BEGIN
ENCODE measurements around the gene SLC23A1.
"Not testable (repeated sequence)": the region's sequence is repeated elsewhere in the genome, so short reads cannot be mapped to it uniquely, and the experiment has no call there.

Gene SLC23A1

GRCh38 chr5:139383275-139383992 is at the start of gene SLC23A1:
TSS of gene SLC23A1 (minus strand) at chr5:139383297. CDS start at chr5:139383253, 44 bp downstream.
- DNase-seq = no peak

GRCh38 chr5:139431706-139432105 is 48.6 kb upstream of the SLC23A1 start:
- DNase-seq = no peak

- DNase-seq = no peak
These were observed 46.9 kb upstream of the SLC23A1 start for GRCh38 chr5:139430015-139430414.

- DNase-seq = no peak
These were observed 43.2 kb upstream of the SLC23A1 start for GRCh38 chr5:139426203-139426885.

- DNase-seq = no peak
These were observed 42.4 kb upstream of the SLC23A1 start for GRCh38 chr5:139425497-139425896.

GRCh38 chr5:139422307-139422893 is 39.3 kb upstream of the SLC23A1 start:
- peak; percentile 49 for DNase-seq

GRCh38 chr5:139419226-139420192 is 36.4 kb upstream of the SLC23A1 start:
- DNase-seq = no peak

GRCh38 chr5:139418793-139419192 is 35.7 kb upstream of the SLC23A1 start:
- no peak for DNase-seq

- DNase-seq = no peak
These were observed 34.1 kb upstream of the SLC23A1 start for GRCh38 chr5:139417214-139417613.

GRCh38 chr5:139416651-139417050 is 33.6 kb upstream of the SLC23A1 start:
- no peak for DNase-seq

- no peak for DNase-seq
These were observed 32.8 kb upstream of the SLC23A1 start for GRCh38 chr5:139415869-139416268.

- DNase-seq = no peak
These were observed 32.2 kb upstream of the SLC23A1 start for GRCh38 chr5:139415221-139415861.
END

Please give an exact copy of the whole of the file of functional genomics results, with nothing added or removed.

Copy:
ENCODE measurements around the gene SLC23A1.
"Not testable (repeated sequence)": the region's sequence is repeated elsewhere in the genome, so short reads cannot be mapped to it uniquely, and the experiment has no call there.

Gene SLC23A1

GRCh38 chr5:139383275-139383992 is at the start of gene SLC23A1:
TSS of gene SLC23A1 (minus strand) at chr5:139383297. CDS start at chr5:139383253, 44 bp downstream.
- DNase-seq = no peak

GRCh38 chr5:139431706-139432105 is 48.6 kb upstream of the SLC23A1 start:
- DNase-seq = no peak

- DNase-seq = no peak
These were observed 46.9 kb upstream of the SLC23A1 start for GRCh38 chr5:139430015-139430414.

- DNase-seq = no peak
These were observed 43.2 kb upstream of the SLC23A1 start for GRCh38 chr5:139426203-139426885.

- DNase-seq = no peak
These were observed 42.4 kb upstream of the SLC23A1 start for GRCh38 chr5:139425497-139425896.

GRCh38 chr5:139422307-139422893 is 39.3 kb upstream of the SLC23A1 start:
- peak; percentile 49 for DNase-seq

GRCh38 chr5:139419226-139420192 is 36.4 kb upstream of the SLC23A1 start:
- DNase-seq = no peak

GRCh38 chr5:139418793-139419192 is 35.7 kb upstream of the SLC23A1 start:
- no peak for DNase-seq

- DNase-seq = no peak
These were observed 34.1 kb upstream of the SLC23A1 start for GRCh38 chr5:139417214-139417613.

GRCh38 chr5:139416651-139417050 is 33.6 kb upstream of the SLC23A1 start:
- no peak for DNase-seq

- no peak for DNase-seq
These were observed 32.8 kb upstream of the SLC23A1 start for GRCh38 chr5:139415869-139416268.

- DNase-seq = no peak
These were observed 32.2 kb upstream of the SLC23A1 start for GRCh38 chr5:139415221-139415861.